This book deals with the financial crisis in Eastern Europe that erupted in the fall of 2008 and abated in the spring of 2010. It concentrates on the ten new eastern members of the European Union. The causes of the crisis posed no mysteries. This was a typical credit-driven boom-and-bust cycle that led to excessive current account deficits. When global liquidity dried up, the overheated East European economies faced a sudden stop of financial inflows.
What is remarkable is how well these countries have steered out of the crisis. The worst hit countriesLatvia, Lithuania and Estonia refused to devalue their currencies and instead pursued internal devaluations, successfully cutting public wages and expenditures. They swiftly turned large current account deficits into substantial surpluses and minimized their inflation. The political economy of crisis resolution has been equally striking. The public accepted significant hardship with minimal protests. Eastern Europe's fragmented proportional parliaments made it possible to quickly change governments when the incumbents fall short. Unstable coalition governments proved eminently able to pursued resolute anticrisis policies. They carried out impressive fiscal retrenchment without any public reaction against capitalism or globalization. The East European economies have come out leaner and more efficient.
The International Monetary Fund stands out as the great victor on the international stage, having revived the old Washington consensus of a few rudimentary financial conditions, such as tenable exchange rate policy and reasonable fiscal and monetary policy, while it allowed well-governed countries larger public deficits during the crisis and offered much more financing. The European Commission entered into a successful partnership with the IMF, allowing the IMF to take the lead, while providing substantial financing. The great disappointment in the East European financial crisis has been the European Central Bank, which needs to reconsider its policies outside the eurozone to become more proactive.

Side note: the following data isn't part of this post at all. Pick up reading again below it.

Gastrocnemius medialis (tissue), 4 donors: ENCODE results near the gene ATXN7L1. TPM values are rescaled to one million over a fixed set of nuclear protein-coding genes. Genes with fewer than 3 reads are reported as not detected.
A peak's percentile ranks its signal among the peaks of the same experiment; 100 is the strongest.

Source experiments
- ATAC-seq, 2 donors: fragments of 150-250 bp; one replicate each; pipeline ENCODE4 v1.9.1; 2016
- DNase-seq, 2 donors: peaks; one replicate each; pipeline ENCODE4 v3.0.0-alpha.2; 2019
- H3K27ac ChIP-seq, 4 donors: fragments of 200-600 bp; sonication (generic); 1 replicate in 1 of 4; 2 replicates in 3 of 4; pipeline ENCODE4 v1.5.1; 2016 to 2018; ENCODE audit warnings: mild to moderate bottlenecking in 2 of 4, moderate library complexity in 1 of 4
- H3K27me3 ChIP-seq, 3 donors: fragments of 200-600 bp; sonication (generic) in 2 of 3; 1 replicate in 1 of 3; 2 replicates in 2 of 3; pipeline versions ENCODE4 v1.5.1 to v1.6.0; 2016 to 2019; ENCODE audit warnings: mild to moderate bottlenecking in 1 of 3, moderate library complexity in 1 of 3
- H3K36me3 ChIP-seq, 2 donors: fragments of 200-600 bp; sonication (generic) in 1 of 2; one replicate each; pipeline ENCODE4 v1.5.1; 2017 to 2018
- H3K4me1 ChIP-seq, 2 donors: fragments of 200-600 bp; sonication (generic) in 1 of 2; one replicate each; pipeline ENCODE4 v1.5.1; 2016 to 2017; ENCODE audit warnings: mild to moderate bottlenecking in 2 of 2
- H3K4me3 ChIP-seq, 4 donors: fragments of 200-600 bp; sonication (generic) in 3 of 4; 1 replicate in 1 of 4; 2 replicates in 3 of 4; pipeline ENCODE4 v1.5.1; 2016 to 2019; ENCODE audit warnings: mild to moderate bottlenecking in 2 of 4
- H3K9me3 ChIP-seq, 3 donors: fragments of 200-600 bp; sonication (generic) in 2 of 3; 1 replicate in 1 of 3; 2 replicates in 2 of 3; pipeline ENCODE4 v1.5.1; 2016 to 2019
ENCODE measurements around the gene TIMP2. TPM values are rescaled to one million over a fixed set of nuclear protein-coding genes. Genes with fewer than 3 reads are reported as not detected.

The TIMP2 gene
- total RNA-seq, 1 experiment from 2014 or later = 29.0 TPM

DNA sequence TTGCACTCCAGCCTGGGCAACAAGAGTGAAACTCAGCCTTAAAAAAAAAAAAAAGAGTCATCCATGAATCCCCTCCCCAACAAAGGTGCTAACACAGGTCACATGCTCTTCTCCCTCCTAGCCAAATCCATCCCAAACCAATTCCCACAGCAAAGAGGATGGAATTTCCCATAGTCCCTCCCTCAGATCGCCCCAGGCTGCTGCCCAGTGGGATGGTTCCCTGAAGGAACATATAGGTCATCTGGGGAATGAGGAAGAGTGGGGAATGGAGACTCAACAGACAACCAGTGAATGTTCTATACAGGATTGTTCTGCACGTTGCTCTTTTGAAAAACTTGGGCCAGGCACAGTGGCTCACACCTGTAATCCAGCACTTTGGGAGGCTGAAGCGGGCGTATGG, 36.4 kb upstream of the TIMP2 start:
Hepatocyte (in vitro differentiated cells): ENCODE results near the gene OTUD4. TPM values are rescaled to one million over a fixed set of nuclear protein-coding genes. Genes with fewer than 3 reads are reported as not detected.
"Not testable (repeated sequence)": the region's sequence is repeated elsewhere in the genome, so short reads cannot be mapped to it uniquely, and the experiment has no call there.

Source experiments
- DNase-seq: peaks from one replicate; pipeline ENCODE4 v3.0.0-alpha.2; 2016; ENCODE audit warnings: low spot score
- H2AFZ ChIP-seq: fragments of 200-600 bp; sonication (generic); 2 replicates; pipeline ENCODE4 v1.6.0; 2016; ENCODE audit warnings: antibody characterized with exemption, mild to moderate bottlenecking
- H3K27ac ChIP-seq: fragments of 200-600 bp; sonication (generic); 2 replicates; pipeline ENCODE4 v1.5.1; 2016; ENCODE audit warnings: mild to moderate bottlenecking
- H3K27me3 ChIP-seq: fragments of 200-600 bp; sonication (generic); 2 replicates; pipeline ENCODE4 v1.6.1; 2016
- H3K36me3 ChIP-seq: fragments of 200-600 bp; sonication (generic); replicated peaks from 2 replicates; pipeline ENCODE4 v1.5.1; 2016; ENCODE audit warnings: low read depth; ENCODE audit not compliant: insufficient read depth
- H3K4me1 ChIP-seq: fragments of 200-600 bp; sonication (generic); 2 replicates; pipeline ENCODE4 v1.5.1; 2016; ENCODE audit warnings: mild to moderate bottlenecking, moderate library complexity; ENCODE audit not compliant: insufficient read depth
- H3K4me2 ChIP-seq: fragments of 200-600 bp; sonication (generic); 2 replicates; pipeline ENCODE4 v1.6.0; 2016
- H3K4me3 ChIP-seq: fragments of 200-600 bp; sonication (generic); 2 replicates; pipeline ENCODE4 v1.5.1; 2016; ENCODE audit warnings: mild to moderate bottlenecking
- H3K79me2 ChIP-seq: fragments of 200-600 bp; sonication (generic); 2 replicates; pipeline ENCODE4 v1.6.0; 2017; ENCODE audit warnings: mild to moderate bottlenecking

|Publisher:||Peterson Institute for International Economics|
|Sold by:||Barnes & Noble|
|File size:||2 MB|
About the Author
Anders Åslund was a senior fellow at the Peterson Institute for International Economics from 2006 to May 2015. He examined the economic policies of Russia, Ukraine, and Eastern Europe, as well as the broader implications of economic transition. Åslund served as an economic adviser to the governments of Russia in 1991-94 and Ukraine in 1994-97.